Skip to main content

Centuries-old 'impossible' math problem cracked using the strange physics of Schrödinger's cat

Abstract chess board to represent a mathematical problem called Euler's office problem.
(Image credit: agawa288/Getty Images)

A math problem developed 243 years ago can be solved only by using quantum entanglement, new research finds. 

The mathematics problem is a bit like Sudoku on steroids. It's called Euler's officer problem, after Leonhard Euler, the mathematician who first proposed it in 1779. Here's the puzzle: You're commanding an army with six regiments. Each regiment contains six different officers of six different ranks. Can you arrange them in a 6-by-6 square without repeating a rank or regiment in any given row or column? 

Euler couldn't find such an arrangement, and later computations proved that there was no solution. In fact, a paper published in 1960 in the Canadian Journal of Mathematics used the newfound power of computers to show that 6 was the one number over 2 where no such arrangement existed. 

Now, though, researchers have found a new solution to Euler's problem. As Quanta Magazine's Daniel Garisto reported, a new study posted to the preprint database arXiv finds that you can arrange six regiments of six officers of six different ranks in a grid without repeating any rank or regiment more than once in any row or column … if the officers are in a state of quantum entanglement. 

The paper, which has been submitted for peer review at the journal Physical Review Letters, takes advantage of the fact that quantum objects can be in multiple possible states until they are measured. (Quantum entanglement was famously demonstrated by the Schrödinger's cat thought experiment, in which a cat is trapped in a box with radioactive poison; the cat is both dead and alive until you open the box.)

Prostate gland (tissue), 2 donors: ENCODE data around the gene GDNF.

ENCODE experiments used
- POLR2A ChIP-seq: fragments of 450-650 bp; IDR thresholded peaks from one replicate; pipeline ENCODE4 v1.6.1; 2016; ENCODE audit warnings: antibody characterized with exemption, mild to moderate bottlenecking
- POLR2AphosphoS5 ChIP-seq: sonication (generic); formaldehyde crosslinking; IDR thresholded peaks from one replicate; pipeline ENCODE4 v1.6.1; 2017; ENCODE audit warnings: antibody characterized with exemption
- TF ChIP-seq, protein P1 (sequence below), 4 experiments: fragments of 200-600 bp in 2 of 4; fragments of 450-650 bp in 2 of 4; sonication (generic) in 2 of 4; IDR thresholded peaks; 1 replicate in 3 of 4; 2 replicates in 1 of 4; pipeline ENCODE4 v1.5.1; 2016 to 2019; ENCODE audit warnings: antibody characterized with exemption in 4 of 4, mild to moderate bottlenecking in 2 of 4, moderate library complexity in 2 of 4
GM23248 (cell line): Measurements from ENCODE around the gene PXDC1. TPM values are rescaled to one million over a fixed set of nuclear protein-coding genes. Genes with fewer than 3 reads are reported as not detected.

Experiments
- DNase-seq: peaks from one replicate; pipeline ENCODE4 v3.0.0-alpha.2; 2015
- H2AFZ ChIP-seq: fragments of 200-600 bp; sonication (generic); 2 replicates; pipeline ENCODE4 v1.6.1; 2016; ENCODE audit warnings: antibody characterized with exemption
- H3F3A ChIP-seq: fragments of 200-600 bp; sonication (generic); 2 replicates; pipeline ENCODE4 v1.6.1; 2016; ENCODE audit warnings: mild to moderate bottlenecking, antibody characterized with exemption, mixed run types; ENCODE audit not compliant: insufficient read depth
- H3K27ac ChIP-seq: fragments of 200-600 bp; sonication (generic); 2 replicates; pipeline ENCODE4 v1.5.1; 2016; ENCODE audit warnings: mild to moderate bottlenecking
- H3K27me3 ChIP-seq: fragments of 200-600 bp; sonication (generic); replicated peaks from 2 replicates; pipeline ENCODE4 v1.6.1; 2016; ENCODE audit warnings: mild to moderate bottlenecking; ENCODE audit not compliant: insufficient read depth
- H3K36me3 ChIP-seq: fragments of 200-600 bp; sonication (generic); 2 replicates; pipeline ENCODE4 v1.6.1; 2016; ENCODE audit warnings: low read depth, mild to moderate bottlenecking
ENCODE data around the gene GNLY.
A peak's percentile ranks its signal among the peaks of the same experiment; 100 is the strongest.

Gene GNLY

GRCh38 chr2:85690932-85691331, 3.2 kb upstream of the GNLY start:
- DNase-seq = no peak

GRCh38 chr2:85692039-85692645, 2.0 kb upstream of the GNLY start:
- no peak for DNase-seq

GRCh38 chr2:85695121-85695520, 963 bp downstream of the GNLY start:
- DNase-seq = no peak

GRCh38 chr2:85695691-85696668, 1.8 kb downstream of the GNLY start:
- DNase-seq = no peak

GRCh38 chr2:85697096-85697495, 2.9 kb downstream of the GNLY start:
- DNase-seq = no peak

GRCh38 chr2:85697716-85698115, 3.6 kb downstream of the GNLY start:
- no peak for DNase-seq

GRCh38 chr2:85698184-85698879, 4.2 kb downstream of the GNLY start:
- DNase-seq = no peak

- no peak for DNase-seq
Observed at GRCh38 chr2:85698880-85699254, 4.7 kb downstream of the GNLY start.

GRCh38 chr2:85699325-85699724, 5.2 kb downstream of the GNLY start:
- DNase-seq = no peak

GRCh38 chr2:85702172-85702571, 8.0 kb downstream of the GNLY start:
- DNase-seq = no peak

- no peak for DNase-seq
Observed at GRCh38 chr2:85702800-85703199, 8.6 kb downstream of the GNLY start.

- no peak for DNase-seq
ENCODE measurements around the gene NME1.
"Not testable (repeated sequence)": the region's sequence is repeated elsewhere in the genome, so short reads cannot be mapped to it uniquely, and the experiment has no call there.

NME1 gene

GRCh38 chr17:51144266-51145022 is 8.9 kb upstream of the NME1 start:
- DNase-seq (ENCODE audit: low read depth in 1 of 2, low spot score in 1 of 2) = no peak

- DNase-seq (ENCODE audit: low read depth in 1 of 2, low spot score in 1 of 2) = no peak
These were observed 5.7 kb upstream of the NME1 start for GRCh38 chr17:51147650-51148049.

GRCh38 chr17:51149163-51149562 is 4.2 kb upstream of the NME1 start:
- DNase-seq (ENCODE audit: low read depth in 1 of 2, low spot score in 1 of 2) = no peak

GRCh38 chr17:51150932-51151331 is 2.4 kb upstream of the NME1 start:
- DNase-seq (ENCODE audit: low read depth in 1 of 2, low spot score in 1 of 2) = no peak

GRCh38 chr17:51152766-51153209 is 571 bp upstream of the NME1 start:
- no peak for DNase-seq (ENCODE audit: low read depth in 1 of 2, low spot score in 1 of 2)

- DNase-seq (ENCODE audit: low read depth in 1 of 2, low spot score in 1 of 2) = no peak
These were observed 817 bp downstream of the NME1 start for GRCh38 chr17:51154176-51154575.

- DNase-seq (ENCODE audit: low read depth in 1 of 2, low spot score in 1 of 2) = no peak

In Euler's classic problem, each officer has a static regiment and rank. They might be a first lieutenant in the Red Regiment, for example, or a captain in the Blue Regiment. (Colors are sometimes used in visualizing the grids, to make it easier to identify the regiments.) 

But a quantum officer might occupy more than one regiment or rank at once. A single officer could be either a Red Regiment first lieutenant or a Blue Regiment captain; a Green Regiment major or Purple Regiment colonel. (Or, theoretically, any other combination.) 

The key to solving Euler's problem with this identity switcheroo is that the officers on the grid can be in a state of quantum entanglement. In entanglement, the state of one object informs the state of another. If Officer No. 1 is, in fact, a Red Regiment first lieutenant, Officer No. 2 must be a major in the Green Regiment, and vice versa.

Using brute-force computer power, the authors of the new paper, led by Adam Burchardt, a postdoctoral researcher at Jagiellonian University in Poland, proved that filling the grid with quantum officers made the solution possible. Surprisingly, the entanglement has its own pattern, study co-author Suhail Rather, a physicist at the Indian Institute of Technology Madras, told Quanta Magazine. Officers are only entangled with officers of ranks one step below or above them, while regiments are also only entangled with adjacent regiments. 

The results could have real impacts on quantum data storage, according to Quanta Magazine. Entangled states can be used in quantum computing to ensure that data is safe even in the case of an error — a process called quantum error correction. By entangling 36 quantum officers in a state of interdependent relationships, the researchers found what is called an absolutely maximally entangled state. Such states can be important for resilient data storage in quantum computing. 

You can read all about the impossible problem's solution in Quanta Magazine.

Originally published on Live Science.

Stephanie Pappas
Stephanie Pappas

Stephanie Pappas is a contributing writer for Live Science, covering topics ranging from geoscience to archaeology to the human brain and behavior. She was previously a senior writer for Live Science but is now a freelancer based in Denver, Colorado, and regularly contributes to Scientific American and The Monitor, the monthly magazine of the American Psychological Association. Stephanie received a bachelor's degree in psychology from the University of South Carolina and a graduate certificate in science communication from the University of California, Santa Cruz.